The majority of deaths were of civilians — with over a third estimated to be of children. Israel also stands accused of using white phosphorus in its offensive — a chemical only allowed for illumination purposes, and never where civilians may be affected.
The scenes from Gaza are horrendous. I cannot think of another situation of armed conflict in the world where civilians have literally nowhere else to go — there are no refugee outflows because they are trapped, utterly unable to escape.
The United Nations has called for an end to Gaza’s bombardment. But the Security Council has been unable to move decisively to end the bombardment because of American support for Israel’s stated objectives of ending Hamas’s capacity to fire rockets into Israel and destroying the network of tunnels along the border with Egypt that purportedly allow Hamas access to arms.
The fact that the tunnels have also been a humanitarian lifeline to Palestinians, enabling the entry of food and medical supplies is, seemingly, irrelevant.
Africans across the continent have also called for an end to the Israeli offensive. But, sadly and tellingly, the majority of that support has come from Africa’s Muslim population alone. That is certainly the case here in Nairobi, where the demonstration was predictably forcibly broken up as the marchers neared the Israeli Embassy.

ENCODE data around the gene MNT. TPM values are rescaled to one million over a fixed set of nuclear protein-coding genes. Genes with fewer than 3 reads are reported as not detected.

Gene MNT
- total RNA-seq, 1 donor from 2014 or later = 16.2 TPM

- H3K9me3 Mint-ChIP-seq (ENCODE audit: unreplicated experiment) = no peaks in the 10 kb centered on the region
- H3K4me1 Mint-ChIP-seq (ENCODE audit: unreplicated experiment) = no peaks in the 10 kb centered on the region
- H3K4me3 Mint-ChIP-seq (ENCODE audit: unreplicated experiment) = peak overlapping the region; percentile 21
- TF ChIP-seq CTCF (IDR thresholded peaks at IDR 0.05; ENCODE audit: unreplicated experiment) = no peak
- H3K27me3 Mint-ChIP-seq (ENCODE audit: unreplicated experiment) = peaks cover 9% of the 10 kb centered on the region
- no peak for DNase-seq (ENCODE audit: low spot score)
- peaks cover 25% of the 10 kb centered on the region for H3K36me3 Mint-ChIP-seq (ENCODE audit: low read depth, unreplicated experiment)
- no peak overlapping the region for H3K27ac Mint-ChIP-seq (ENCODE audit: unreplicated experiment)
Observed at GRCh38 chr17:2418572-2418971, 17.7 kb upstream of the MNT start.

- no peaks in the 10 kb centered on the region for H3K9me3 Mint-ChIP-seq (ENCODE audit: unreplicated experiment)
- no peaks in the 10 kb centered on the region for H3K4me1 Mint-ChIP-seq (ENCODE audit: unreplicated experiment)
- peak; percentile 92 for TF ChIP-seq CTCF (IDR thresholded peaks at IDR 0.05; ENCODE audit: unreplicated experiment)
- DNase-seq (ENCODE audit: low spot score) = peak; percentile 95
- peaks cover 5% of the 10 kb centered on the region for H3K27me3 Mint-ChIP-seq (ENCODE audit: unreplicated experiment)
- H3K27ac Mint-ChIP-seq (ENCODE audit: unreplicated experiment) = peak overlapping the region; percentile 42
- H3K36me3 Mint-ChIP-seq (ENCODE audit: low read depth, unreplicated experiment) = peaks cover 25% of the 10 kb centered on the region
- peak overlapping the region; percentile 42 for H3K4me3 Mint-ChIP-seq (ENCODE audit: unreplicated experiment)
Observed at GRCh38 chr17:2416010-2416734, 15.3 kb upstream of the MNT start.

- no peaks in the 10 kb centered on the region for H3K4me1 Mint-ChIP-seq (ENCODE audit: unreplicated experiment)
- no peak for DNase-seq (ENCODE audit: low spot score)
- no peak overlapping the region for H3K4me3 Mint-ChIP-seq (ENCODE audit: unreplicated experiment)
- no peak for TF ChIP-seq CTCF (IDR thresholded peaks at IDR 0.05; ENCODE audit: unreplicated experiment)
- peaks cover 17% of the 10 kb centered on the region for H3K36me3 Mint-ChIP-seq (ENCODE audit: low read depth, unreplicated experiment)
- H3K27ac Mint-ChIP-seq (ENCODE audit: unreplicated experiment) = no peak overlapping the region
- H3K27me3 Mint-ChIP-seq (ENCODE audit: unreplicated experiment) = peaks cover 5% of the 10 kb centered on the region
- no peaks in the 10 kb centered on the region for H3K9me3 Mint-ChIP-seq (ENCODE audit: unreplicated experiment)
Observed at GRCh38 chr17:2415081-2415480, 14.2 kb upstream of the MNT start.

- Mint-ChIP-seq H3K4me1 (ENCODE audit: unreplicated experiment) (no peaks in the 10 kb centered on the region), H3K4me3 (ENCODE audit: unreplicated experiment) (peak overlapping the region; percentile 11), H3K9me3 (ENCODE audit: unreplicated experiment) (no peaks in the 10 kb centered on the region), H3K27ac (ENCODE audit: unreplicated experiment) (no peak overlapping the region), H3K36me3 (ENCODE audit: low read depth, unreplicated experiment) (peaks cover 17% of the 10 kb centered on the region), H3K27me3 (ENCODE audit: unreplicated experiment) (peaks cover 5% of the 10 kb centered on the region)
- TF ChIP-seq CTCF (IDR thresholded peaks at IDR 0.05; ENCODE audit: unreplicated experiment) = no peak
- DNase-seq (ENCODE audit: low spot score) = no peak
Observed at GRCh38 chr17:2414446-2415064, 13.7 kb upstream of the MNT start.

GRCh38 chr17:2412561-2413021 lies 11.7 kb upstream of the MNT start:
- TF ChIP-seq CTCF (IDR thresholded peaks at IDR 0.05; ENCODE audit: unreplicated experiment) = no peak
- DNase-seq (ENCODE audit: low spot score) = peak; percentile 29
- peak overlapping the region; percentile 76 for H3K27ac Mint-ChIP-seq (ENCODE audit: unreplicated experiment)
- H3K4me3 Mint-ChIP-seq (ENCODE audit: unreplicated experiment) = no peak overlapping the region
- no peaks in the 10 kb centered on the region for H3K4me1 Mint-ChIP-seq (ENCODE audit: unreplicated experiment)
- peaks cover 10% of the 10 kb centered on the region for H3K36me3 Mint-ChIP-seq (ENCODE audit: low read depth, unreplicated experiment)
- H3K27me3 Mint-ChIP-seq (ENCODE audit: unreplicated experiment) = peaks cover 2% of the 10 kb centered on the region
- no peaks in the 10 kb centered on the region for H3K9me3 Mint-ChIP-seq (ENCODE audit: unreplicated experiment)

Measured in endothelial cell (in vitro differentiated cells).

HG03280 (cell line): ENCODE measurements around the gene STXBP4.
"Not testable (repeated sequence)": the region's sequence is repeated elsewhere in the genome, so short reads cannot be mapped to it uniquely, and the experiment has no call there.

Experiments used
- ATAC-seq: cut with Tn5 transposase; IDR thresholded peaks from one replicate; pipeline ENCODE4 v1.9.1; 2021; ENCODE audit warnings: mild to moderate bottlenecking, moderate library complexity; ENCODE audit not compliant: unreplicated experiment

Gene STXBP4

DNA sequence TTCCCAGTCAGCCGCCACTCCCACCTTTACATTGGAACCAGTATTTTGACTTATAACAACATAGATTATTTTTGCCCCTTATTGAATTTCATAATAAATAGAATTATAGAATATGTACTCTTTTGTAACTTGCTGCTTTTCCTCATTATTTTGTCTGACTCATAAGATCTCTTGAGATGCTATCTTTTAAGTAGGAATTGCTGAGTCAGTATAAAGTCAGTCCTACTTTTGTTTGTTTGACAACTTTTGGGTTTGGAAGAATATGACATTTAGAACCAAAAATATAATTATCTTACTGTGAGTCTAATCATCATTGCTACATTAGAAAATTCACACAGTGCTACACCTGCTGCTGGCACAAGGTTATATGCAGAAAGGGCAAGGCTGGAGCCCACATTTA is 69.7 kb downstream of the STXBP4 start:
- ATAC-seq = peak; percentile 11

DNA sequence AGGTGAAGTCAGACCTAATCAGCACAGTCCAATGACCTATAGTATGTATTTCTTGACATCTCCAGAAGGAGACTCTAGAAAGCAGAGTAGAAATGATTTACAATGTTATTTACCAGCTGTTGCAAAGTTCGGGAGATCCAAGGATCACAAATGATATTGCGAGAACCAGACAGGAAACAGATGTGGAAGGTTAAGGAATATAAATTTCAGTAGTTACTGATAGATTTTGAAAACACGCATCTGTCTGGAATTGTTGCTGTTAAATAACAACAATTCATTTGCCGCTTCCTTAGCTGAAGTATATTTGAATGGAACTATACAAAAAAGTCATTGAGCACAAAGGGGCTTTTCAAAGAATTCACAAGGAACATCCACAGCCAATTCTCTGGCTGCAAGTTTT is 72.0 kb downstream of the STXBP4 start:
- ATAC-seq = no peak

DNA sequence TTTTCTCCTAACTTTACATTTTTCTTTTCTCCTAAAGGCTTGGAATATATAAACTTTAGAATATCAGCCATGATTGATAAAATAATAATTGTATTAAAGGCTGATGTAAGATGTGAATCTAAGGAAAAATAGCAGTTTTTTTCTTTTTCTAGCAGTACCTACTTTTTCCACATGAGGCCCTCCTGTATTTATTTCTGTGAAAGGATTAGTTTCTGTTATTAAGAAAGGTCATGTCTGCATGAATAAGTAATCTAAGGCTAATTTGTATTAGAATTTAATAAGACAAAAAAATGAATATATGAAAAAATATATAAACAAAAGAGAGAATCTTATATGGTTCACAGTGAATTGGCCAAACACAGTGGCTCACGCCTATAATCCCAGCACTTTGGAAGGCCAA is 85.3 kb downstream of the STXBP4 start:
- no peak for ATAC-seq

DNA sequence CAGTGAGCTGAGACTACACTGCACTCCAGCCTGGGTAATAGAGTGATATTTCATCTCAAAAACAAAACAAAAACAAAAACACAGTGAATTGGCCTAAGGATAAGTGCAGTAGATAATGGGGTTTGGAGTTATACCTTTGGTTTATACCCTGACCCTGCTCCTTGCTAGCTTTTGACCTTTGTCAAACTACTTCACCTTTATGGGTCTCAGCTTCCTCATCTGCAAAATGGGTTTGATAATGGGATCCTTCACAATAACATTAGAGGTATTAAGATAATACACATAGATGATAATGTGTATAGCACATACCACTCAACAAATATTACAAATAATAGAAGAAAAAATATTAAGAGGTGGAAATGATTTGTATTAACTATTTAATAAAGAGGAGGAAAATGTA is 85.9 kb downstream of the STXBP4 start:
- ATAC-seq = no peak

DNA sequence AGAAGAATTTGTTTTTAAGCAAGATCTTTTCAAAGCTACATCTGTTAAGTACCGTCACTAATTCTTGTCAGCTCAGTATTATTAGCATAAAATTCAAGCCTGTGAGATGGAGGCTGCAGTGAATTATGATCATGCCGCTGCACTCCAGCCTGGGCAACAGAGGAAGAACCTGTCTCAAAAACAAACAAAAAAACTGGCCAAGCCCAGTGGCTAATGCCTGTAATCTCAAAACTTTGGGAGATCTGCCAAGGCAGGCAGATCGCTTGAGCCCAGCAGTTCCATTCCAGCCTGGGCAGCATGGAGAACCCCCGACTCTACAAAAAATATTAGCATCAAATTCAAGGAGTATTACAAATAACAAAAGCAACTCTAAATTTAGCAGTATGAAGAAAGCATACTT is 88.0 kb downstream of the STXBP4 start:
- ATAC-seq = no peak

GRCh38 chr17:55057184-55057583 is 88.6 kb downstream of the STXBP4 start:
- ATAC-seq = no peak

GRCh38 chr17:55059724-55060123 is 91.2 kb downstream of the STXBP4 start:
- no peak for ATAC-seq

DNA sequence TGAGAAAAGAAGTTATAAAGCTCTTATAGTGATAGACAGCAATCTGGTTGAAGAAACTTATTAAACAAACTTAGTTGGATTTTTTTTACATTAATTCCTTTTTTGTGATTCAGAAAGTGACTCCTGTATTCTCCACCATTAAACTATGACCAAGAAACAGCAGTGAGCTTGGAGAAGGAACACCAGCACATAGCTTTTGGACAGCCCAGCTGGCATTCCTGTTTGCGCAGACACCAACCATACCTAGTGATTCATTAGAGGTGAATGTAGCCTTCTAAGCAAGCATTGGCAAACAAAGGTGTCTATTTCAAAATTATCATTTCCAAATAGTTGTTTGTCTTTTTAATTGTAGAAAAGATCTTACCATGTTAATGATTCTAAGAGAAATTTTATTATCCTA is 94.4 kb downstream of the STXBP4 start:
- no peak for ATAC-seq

But, as a result, Kenya has added its voice to the calls for an end to the Israeli offensive. These calls, however, seem futile in the face of official Israeli determination to achieve outcomes that are appear shortsighted to even the most casual of observers.
Palestine is not a Muslim issue. It is heartening, for example, that Nigeria’s interfaith body issued, for the first time ever, a joint statement on the current war on Gaza and that Venezuela has withdrawn diplomatic recognition from the Israeli delegation in Caracas.
And it is heartening that opposition to the offensive also exists within Israel itself — ranging from the ultraorthodox Jewish religious community to human rights, peace and women’s communities.
Palestine is an issue of international justice. This is lost in the excited discussions of the intricacies of military strategy, weaponry, perceived military gains and losses — much in the manner that video games are discussed.
This perpetual focus on symptoms rather than causes has been typical of the debate around Palestine, predating even the consequences of Palestinians having chosen to elect into power —freely and fairly — the government of Hamas.
The Israeli state was based on a fundamental dispossession of thousands and thousands of Palestinians. Until that is recognised, the region will know no peace. A settlement must be reached that respects not only the rights of Israeli citizens to security but also the rights of those dispossessed and their descendants. The talks currently underway in Egypt must thus be about far much more than monitoring borders and rocket fire.
They must strive to lay a foundation for the return of both governments to the table to work on a two-state solution that is just to those dispossessed and their descendants. And that recognises the right of return (with adequate compensation and full equality rights) of Palestinians into what is now termed Israel.
Enough is enough. The world must insist that the conflict be brought to an end. And that end will certainly not be achieved by closing tunnels and ending rocket fire.
*L. Muthoni Wanyeki is executive director of the Kenya Human Rights Commission